It’s not elaborate at all, we’re changing the stained wood into white shaker, but not touching the island. And we’re not done yet.
Bob’s project started on September 01, 2020. He’s been through 2 painter companies for his doors, and taking them to a shop in Phoenix for the third go-around. Today, September 10, 2021, I drilled the doors for hinges.
And I really feel good because when I went to layout the doors and drawer fronts, I only got 1 wrong, and Bob can probably use it as a frame for an artwork crafted by our local merchants.
I had finished the wall-to-ceiling crown molding on Thursday, September 02, 2021.
This is something I hadn’t done for over 20 years. And as sure as God made little green apples, I had zero experience at pricing this project. But I wanted to do it and gain this knowlege.
He wanted 6 inch crown molding, and that monkey is not available in our small town, so I had to order it. I ended up getting 14: 3/4 x 6-1/8 x 84 Primed MDF Crown Moulding pieces. More pieces equals more joints. Great start for underpricing this job. Next, we need to paint it and since it’s already primed, I get to skip that step – WRONG!! The primer was obviously laid on with a machine – very, very wavy. So now the trim has a texture that needs sanded (see pics) AND an extra coat of paint because 50 percent of the primer got sanded off! More time for underpricing!! Then I start the project with a return-to-wall trim piece – WRONG!! I should have started where the paint color changes (see pics). So this misstep burned a few more hours.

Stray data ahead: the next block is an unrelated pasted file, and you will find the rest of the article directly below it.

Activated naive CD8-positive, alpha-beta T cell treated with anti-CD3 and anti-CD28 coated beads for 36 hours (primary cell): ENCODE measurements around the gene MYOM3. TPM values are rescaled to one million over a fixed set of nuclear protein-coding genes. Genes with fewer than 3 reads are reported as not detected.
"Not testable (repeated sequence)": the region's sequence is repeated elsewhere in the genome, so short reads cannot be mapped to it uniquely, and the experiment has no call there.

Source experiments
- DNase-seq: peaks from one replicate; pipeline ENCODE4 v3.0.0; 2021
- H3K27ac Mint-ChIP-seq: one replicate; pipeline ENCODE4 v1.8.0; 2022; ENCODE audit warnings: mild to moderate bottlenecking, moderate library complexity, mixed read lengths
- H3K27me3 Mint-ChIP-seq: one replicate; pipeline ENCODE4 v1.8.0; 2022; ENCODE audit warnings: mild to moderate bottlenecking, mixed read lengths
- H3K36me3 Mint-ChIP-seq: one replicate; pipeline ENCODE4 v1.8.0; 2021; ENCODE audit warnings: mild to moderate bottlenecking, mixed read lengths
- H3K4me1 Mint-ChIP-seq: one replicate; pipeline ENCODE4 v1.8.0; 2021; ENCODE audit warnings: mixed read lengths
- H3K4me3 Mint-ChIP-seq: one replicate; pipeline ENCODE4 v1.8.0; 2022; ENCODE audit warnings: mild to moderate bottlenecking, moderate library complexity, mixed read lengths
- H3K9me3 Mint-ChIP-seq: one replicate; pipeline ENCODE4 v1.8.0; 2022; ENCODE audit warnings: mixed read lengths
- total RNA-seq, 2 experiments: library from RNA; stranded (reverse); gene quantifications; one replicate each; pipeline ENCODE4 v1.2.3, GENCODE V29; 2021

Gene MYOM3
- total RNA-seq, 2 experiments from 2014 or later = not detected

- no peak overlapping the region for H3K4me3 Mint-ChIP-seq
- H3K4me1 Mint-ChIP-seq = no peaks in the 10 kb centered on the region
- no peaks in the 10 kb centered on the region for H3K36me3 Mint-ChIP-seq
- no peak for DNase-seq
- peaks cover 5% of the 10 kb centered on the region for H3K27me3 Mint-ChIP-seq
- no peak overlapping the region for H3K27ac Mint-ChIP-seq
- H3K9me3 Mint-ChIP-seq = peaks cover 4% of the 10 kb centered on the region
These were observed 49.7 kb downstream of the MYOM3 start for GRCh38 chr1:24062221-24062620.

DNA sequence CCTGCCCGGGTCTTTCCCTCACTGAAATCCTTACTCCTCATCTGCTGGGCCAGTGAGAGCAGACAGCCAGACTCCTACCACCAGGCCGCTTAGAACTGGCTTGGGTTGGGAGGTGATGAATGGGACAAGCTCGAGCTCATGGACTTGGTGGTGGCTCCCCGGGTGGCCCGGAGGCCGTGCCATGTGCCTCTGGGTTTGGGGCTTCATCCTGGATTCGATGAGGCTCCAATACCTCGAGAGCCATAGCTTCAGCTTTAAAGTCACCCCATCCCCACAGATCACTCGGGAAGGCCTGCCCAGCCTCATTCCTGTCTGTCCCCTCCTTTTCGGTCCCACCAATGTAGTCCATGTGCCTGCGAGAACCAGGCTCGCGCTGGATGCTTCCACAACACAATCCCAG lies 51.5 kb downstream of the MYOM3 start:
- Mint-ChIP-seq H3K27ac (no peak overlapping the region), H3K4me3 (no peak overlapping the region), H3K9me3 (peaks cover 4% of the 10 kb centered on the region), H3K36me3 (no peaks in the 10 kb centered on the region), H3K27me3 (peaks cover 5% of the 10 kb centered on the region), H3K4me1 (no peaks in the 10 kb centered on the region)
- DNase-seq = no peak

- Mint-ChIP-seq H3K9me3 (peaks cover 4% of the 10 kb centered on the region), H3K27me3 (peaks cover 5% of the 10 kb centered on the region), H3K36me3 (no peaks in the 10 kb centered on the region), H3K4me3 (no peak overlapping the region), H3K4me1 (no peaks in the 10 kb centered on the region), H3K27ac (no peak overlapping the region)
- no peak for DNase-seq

The job took about 30% more time than I had bid. Naturally, the joining of the crown took the most time. And about 75% of the way through this project, I realized that using a biscuit cutter would save time and even the joints out better.
I had introduced to Bob that we could use rubber molding for the curved bay window area, but it was a lot more expensive. I’m glad we didn’t use it, because you’ve only got one shot with this. Miss by over 1/16th of an inch, and I buy a new one. There was also no guarantee on how it would match up to the straight trim. I ended up making it with 6 pieces, about 17 inches long each to span the almost eight foot compass window.
I had unknowingly under bid myself on his wall-to-ceiling crown molding, but it’s no big deal,as I wanted to add it to my portfolio. I was solving someone’s problem, while I was prospering on my main goal.